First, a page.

Scientists Sound Alarm Over Elon Musk's Neuralink Brain Chip

Tesla CEO Elon Musk looks on
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Science & Tech
Damir Mujezinovic

Billionaire Elon Musk, one of the richest people in the world, is best known as the founder and CEO of Tesla, but his interest in future technologies goes far beyond electric vehicles.

Since 2016, Musk has poured tens of millions into Neuralink, his neurotechnology company developing implantable brain-machine interfaces.

These interfaces, or microchips, would be implanted in brains to record and stimulate brain activity.

Neuralink Clinical Trials

Neuralink logo seen on a smartphone screen
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Earlier this month, The Verge reported that Neuralink is looking to hire a clinical trial director, which suggests that the company now wants to test its brain chips in human subjects.

Neuralink chips have been tested in pigs and monkeys, but never in human beings -- and such trials are necessary to get Food and Drug Administration (FDA) approval for general medical use.

But some scientists are not sold on the idea.


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Scientists Concerned

Brain implant chip stock photo
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Dr. L. Syd Johnson, an associate professor in the Center for Bioethics and Humanities at SUNY Upstate Medical University, told The Daily Beast that Neuralink brain chips would be "very niche products."

"If the ultimate goal is to use the acquired brain data for other devices, or use these devices for other things... then there might be a much, much bigger market. But then all those human research subjects -- people with genuine needs -- are being exploited and used in risky research for someone else’s commercial gain," Johnson said.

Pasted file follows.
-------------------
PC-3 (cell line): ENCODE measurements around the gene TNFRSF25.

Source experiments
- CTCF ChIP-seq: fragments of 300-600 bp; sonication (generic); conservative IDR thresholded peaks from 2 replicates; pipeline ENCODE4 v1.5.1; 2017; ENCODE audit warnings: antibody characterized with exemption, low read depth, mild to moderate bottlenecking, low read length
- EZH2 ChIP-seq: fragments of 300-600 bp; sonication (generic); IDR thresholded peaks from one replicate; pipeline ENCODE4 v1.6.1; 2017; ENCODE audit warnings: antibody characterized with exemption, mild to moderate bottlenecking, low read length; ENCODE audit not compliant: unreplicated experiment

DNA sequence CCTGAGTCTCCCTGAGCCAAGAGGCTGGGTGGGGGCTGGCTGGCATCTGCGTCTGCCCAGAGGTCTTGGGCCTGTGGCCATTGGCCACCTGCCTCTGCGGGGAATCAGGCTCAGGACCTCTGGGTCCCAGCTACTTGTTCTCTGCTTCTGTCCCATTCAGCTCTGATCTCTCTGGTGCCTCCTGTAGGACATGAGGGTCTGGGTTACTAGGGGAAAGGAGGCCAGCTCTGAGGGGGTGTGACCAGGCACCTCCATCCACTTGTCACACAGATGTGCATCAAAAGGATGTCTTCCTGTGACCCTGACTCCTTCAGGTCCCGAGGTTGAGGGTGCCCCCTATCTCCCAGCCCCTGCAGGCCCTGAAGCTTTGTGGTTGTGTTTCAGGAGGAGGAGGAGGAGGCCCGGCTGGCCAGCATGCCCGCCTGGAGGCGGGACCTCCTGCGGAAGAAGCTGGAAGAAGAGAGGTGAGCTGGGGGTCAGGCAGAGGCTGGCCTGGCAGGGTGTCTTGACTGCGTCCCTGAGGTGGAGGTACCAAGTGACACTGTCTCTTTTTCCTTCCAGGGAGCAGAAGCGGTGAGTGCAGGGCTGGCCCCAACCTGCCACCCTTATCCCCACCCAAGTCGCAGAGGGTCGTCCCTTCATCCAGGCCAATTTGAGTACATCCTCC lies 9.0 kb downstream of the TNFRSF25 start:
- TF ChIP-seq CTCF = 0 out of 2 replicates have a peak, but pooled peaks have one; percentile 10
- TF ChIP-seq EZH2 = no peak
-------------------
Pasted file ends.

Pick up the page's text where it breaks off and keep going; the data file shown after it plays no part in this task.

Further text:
Is Musk Overpromising?

"If Neuralink is claiming that they’ll be able to use their device therapeutically to help disabled persons, they’re overpromising because they’re a long way from being able to do that," Johnson continued.

Penn State researcher Dr. Laura Cabrera agreed, suggesting that Musk is giving sick people false hope.

"With these companies and owners of companies, they’re kind of [showmen]. They’ll make these hyperbolic claims, and I think that's dangerous, because I think people sometimes believe it blindly," she said, adding that everyone should be "cautious" about what Musk says.

Safety & Privacy

Cabrera said that implanting these devices would not be too difficult, but extracting them probably would because "we really don't have the technology" to do that.

Dr. Karola Kreitmair, assistant professor of medical history and bioethics at the University of Wisconsin-Madison, said that "a slew of ethical concerns" would arise if Musk's endeavor was successful.

Dr. Nita Farahany, a scholar on emerging technologies at the Duke University School of Law, agreed.

"Our brain is our last bastion of freedom, our last place for privacy," Farahany said, noting that governments, corporations, and bad actors in general would be able to "misuse" Musk's brain chips if they became widely available.